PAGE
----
Skin cancer in children

Kids and teenagers spend a lot of time outdoors – for most of us, half of our exposure to UV rays happens before the age of 20.Just one blistering sunburn in childhood can double your child’s chances of developing melanoma as an adult.

But did you know that melanoma affects approximately 300 children in the U.S. each year?

According to the Dana-Farber Institute, while melanoma is the least common type of skin cancer in adults, skin cancer in children is almost always melanoma. The biggest increase in melanoma incidences has been reported in girls ages 15-19, possibly because girls are more likely than boys to sunbathe and use tanning beds. Because melanoma often appears differently in children than in adults, doctors and parents sometimes overlook it or misdiagnose it as a different skin problem.

What are the signs and symptoms of melanoma in children?

While melanomas in adults tend to turn darker, in children they often are whitish, yellowish or red and may be misdiagnosed as warts.  Apply the same “ABCDE rule” used for adults when checking your child’s skin for moles, except remember that the color may be lighter rather than darker (see image below). If you notice any changes to your child’s skin or moles, it is important to have your child’s pediatrician take a look at it.


What are the risk factors for childhood melanoma?

Similar to adults, children are most at risk for melanoma if they have:

  • Fair skin
  • A history of many blistering sunburns
  • Several large or many small moles
  • A family history of unusual moles
  • A family history of melanoma

Children at high risk should be seen by a pediatric dermatologist annually. Also, remember that melanoma can occur in places not exposed to the sun, so be sure to have your child’s scalp, feet, hands and buttocks evaluated.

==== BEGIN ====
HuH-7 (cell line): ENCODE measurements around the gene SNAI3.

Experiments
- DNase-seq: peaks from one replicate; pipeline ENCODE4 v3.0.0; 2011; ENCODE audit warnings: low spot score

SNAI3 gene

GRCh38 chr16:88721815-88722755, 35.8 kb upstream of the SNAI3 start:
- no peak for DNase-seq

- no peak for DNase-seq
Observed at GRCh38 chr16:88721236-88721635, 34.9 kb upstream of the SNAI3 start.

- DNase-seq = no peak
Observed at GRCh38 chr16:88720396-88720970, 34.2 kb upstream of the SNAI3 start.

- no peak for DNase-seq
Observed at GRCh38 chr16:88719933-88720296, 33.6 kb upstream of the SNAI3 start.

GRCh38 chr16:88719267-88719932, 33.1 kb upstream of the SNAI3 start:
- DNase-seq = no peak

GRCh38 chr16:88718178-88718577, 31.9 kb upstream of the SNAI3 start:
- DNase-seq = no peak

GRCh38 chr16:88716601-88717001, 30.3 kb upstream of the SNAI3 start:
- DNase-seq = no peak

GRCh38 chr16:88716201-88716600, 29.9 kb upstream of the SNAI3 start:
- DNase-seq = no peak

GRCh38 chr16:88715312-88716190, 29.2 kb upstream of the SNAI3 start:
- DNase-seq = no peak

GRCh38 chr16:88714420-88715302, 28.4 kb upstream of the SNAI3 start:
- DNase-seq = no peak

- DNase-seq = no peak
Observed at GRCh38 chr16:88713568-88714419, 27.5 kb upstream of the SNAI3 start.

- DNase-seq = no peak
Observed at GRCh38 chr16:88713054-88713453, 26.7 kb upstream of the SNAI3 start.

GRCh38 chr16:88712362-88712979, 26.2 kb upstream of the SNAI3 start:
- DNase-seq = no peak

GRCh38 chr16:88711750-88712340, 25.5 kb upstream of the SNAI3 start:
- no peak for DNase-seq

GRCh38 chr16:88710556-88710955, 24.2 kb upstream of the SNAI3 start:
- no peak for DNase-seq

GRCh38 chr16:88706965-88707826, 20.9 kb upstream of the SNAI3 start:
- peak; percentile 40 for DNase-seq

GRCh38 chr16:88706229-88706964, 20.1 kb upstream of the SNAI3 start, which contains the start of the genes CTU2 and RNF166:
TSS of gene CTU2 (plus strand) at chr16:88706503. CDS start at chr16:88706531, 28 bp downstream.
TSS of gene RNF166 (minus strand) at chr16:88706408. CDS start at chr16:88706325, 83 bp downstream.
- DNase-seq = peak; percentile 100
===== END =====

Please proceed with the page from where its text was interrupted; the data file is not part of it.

How is childhood melanoma treated?

Once correctly diagnosed, treatment options for melanoma in children are similar to treatments for adults and may include surgery, chemotherapy, immunotherapy and/or radiation therapy. Children and adolescents with melanoma typically fare well with treatment; the overall five-year survival rate is 90 percent.The earlier it’s caught, the more treatable it is.

How can childhood skin cancer be prevented?

Follow the same sun safety guidelines for adults to prevent skin cancer in children. Use a broad-spectrum sunscreen with at least SPF 30 any time your child will be spending time outdoors. This includes making sure they are protected during recess and other outdoor activities at school as well as in the summertime. Make sure to reapply sunscreen every two hours or after swimming. Dress your child in protective clothing made with a tight weave and in darker colors, and add a hat to protect their face. Many swimsuits for children are now made with built-in SPFs and rashguard style tops offer more coverage for long days at the pool, lake or beach. Don’t forget sunglasses to also protect your child’s eyes when outdoors for extended periods.

For adolescents and older teens, do not allow them use tanning beds. Tanning bed use in the teenage years and early adulthood has been shown to increase the chances of melanoma by 75 percent. Many states are banning tanning bed use by anyone under 18, but this law has not been passed nationwide, so it is up the parent to remain vigilant about not allowing tanning bed use.

While melanoma in children is rare, know the risks and practice sun safety to keep your child and teen protected.


May 19, 2016 by Blue Lizard Staff
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